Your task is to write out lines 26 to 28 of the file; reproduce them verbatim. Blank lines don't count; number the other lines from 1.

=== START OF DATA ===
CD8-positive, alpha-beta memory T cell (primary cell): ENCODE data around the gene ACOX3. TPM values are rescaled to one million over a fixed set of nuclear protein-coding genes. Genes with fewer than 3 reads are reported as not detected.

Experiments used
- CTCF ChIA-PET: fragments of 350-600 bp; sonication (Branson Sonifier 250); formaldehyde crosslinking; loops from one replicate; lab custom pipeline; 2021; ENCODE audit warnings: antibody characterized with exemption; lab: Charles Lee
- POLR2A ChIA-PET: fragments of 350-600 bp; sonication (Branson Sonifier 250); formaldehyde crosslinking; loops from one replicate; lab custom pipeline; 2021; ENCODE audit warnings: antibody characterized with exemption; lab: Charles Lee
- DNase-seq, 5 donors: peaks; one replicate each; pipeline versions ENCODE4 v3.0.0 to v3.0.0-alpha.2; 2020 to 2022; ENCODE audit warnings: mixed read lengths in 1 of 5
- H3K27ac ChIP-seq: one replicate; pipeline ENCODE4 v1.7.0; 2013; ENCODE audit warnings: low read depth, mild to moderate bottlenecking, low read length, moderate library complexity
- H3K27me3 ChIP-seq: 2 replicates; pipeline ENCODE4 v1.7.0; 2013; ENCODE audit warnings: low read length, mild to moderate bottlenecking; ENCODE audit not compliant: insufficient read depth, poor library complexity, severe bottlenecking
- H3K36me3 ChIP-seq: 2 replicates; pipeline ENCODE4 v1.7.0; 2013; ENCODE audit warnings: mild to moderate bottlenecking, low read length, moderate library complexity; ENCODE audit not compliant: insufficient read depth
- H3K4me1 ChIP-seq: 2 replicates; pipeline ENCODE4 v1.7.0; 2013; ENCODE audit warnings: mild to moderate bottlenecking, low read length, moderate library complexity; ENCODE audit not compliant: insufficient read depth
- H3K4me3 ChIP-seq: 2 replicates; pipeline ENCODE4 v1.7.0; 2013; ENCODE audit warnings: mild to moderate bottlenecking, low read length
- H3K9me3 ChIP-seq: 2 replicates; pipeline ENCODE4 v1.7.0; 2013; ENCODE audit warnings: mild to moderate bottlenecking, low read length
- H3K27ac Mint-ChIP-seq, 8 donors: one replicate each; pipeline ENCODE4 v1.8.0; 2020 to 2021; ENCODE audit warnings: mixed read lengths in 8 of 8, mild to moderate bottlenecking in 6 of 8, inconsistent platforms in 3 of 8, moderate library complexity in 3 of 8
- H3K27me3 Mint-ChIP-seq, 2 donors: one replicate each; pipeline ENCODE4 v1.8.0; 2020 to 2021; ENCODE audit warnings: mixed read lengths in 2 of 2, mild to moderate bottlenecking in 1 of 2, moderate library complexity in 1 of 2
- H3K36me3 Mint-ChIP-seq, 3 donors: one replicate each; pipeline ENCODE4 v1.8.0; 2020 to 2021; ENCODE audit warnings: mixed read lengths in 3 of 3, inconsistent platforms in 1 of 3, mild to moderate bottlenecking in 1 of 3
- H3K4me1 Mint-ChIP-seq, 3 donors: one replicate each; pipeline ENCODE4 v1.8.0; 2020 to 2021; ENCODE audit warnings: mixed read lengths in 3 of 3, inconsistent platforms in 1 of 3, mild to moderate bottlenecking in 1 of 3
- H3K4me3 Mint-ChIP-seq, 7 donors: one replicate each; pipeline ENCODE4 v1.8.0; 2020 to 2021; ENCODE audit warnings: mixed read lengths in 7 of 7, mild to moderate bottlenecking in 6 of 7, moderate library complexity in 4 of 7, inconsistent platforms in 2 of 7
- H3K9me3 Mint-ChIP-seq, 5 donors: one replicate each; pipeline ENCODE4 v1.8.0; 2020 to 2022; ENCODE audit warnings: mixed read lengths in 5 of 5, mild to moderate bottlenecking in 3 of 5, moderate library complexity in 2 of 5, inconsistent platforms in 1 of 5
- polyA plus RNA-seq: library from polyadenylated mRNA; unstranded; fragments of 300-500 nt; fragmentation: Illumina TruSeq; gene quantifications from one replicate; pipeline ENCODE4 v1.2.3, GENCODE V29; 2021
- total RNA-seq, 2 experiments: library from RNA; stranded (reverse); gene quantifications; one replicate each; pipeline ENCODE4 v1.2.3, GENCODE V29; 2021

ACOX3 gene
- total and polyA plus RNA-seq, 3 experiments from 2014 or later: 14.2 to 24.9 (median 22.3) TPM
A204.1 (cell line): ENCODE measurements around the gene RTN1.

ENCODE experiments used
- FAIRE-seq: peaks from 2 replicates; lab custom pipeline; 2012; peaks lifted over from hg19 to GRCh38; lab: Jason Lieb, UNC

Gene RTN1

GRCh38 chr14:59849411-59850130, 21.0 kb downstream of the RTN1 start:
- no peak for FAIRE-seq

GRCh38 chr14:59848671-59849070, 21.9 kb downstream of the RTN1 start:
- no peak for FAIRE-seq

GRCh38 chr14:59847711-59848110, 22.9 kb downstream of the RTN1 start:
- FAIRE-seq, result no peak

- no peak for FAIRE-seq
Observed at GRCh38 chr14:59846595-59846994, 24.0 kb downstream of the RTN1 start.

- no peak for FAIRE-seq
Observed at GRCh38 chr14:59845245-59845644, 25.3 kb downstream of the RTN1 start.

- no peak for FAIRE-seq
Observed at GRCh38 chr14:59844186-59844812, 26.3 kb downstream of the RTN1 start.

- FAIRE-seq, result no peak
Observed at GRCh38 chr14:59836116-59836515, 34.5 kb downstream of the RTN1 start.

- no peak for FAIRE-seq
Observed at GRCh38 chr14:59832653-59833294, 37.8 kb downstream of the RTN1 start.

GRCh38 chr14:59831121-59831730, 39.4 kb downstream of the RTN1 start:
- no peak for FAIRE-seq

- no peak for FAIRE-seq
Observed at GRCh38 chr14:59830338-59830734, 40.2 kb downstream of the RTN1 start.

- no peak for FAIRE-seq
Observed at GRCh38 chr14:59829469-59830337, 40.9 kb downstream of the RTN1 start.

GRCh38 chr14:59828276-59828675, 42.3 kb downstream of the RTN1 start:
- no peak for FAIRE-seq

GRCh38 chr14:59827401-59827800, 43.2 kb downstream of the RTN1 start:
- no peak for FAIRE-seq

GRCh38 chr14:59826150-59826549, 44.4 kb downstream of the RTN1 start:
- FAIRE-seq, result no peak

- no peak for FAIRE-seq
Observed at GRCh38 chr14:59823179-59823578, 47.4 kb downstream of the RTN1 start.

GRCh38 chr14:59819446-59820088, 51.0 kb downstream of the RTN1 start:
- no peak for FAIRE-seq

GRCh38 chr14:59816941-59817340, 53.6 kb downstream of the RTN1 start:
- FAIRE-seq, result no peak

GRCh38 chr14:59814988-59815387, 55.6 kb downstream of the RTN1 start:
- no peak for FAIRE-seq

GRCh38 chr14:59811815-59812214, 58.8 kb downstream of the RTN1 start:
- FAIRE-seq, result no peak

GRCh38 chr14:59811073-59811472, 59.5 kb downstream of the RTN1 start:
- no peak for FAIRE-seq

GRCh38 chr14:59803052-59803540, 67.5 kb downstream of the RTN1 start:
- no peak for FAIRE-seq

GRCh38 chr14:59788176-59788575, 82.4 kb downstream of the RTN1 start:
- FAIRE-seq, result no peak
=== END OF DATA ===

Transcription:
GRCh38 chr14:59849411-59850130, 21.0 kb downstream of the RTN1 start:
- no peak for FAIRE-seq

GRCh38 chr14:59848671-59849070, 21.9 kb downstream of the RTN1 start: